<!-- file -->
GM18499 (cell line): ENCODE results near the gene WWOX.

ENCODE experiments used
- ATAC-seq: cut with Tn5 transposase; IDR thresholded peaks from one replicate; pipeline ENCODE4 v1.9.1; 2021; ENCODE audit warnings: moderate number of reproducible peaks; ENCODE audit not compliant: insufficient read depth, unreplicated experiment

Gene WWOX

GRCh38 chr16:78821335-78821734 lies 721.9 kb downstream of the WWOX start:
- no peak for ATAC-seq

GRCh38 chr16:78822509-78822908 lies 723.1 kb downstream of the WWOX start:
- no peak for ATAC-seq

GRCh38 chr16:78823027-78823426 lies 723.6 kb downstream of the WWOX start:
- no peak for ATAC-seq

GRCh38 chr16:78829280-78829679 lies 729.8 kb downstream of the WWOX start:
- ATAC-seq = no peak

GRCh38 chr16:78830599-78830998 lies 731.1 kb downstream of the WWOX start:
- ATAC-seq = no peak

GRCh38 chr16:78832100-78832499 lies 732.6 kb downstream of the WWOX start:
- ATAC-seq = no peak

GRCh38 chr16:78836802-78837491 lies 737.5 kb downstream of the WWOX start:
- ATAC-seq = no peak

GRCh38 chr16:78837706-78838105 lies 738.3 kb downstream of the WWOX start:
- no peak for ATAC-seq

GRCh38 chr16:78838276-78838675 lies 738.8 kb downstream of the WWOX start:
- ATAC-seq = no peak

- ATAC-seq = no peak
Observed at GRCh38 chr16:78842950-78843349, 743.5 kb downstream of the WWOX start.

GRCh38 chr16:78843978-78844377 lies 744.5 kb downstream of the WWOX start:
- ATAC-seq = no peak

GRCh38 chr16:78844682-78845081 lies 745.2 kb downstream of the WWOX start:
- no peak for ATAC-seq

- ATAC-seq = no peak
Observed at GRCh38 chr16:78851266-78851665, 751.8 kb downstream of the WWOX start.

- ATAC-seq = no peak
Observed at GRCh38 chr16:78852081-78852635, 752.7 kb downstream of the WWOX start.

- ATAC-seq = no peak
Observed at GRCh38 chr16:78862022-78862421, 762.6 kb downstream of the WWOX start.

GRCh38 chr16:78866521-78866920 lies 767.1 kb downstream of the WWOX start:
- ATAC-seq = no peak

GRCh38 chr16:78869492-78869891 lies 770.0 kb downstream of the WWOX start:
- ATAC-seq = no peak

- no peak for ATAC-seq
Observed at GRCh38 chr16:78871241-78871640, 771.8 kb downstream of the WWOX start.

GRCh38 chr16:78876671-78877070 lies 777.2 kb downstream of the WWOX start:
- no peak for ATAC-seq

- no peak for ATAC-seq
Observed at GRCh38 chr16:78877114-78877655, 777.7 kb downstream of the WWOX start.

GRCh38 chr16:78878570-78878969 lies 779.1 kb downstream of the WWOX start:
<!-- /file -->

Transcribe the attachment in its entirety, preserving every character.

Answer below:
GM18499 (cell line): ENCODE results near the gene WWOX.

ENCODE experiments used
- ATAC-seq: cut with Tn5 transposase; IDR thresholded peaks from one replicate; pipeline ENCODE4 v1.9.1; 2021; ENCODE audit warnings: moderate number of reproducible peaks; ENCODE audit not compliant: insufficient read depth, unreplicated experiment

Gene WWOX

GRCh38 chr16:78821335-78821734 lies 721.9 kb downstream of the WWOX start:
- no peak for ATAC-seq

GRCh38 chr16:78822509-78822908 lies 723.1 kb downstream of the WWOX start:
- no peak for ATAC-seq

GRCh38 chr16:78823027-78823426 lies 723.6 kb downstream of the WWOX start:
- no peak for ATAC-seq

GRCh38 chr16:78829280-78829679 lies 729.8 kb downstream of the WWOX start:
- ATAC-seq = no peak

GRCh38 chr16:78830599-78830998 lies 731.1 kb downstream of the WWOX start:
- ATAC-seq = no peak

GRCh38 chr16:78832100-78832499 lies 732.6 kb downstream of the WWOX start:
- ATAC-seq = no peak

GRCh38 chr16:78836802-78837491 lies 737.5 kb downstream of the WWOX start:
- ATAC-seq = no peak

GRCh38 chr16:78837706-78838105 lies 738.3 kb downstream of the WWOX start:
- no peak for ATAC-seq

GRCh38 chr16:78838276-78838675 lies 738.8 kb downstream of the WWOX start:
- ATAC-seq = no peak

- ATAC-seq = no peak
Observed at GRCh38 chr16:78842950-78843349, 743.5 kb downstream of the WWOX start.

GRCh38 chr16:78843978-78844377 lies 744.5 kb downstream of the WWOX start:
- ATAC-seq = no peak

GRCh38 chr16:78844682-78845081 lies 745.2 kb downstream of the WWOX start:
- no peak for ATAC-seq

- ATAC-seq = no peak
Observed at GRCh38 chr16:78851266-78851665, 751.8 kb downstream of the WWOX start.

- ATAC-seq = no peak
Observed at GRCh38 chr16:78852081-78852635, 752.7 kb downstream of the WWOX start.

- ATAC-seq = no peak
Observed at GRCh38 chr16:78862022-78862421, 762.6 kb downstream of the WWOX start.

GRCh38 chr16:78866521-78866920 lies 767.1 kb downstream of the WWOX start:
- ATAC-seq = no peak

GRCh38 chr16:78869492-78869891 lies 770.0 kb downstream of the WWOX start:
- ATAC-seq = no peak

- no peak for ATAC-seq
Observed at GRCh38 chr16:78871241-78871640, 771.8 kb downstream of the WWOX start.

GRCh38 chr16:78876671-78877070 lies 777.2 kb downstream of the WWOX start:
- no peak for ATAC-seq

- no peak for ATAC-seq
Observed at GRCh38 chr16:78877114-78877655, 777.7 kb downstream of the WWOX start.

GRCh38 chr16:78878570-78878969 lies 779.1 kb downstream of the WWOX start: